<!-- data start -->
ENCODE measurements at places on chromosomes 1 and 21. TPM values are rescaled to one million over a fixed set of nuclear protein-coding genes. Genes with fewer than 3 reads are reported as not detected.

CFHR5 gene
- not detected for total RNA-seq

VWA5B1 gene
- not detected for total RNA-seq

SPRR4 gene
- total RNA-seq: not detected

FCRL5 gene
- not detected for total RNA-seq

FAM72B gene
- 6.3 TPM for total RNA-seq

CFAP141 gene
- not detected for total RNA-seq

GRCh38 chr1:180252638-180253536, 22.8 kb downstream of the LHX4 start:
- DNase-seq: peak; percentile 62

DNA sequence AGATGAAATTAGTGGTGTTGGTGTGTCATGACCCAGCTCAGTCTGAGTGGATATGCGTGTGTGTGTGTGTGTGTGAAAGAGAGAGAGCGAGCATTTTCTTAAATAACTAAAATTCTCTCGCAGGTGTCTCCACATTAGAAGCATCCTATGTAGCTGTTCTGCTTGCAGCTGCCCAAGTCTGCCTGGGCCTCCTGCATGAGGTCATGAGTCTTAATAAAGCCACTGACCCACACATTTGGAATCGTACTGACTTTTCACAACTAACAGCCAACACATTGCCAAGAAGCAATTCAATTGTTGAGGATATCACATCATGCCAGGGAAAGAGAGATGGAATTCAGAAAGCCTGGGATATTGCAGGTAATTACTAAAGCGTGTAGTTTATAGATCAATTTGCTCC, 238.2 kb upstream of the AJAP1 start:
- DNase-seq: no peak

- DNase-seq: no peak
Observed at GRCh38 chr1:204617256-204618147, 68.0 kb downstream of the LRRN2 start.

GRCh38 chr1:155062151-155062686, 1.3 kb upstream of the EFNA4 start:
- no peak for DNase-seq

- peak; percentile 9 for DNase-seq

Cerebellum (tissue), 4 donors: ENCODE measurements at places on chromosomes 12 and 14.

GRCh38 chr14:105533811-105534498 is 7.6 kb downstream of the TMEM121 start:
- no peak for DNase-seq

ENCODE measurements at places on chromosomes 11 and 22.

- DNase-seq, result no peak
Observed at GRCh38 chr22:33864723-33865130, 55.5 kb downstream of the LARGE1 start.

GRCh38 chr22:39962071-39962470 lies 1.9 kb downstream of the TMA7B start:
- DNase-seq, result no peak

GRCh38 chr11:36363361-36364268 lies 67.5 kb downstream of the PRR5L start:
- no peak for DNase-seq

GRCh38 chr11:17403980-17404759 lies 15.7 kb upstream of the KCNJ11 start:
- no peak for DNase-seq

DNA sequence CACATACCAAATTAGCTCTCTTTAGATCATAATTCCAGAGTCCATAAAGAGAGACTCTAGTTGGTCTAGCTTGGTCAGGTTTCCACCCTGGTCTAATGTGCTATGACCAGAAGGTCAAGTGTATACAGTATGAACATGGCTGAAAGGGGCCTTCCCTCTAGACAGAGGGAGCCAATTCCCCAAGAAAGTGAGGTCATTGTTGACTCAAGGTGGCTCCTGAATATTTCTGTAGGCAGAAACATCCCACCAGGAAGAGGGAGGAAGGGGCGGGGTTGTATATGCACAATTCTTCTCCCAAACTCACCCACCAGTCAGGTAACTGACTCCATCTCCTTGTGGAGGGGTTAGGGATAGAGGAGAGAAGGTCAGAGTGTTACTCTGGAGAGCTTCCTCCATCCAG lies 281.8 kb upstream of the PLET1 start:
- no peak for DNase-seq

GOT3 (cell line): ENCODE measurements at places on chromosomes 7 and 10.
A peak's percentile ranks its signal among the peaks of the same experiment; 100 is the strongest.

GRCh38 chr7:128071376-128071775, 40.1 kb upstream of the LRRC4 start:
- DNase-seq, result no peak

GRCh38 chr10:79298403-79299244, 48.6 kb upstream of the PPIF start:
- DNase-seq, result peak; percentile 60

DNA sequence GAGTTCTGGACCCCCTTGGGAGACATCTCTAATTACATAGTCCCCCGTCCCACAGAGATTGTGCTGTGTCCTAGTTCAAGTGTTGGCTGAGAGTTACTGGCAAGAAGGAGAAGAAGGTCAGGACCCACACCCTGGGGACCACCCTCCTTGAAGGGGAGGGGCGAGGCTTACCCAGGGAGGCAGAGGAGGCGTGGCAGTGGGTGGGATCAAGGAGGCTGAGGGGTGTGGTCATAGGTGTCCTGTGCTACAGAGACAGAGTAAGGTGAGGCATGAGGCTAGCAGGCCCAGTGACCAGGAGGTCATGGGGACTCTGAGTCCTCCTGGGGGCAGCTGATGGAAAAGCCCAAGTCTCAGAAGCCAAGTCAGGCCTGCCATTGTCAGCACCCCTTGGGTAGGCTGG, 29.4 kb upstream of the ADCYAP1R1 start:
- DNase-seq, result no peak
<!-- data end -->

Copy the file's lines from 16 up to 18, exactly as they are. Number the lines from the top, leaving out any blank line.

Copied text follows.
DNA sequence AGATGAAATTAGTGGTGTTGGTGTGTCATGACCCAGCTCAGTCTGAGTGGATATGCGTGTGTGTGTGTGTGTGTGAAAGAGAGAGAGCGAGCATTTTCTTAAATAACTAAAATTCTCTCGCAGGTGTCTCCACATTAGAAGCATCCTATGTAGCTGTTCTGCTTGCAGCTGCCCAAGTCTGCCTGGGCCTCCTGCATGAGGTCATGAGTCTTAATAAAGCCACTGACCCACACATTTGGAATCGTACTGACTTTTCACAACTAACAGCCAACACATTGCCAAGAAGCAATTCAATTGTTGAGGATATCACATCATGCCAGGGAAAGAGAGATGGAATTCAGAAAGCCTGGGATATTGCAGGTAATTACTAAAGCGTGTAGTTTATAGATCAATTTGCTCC, 238.2 kb upstream of the AJAP1 start:
- DNase-seq: no peak

- DNase-seq: no peak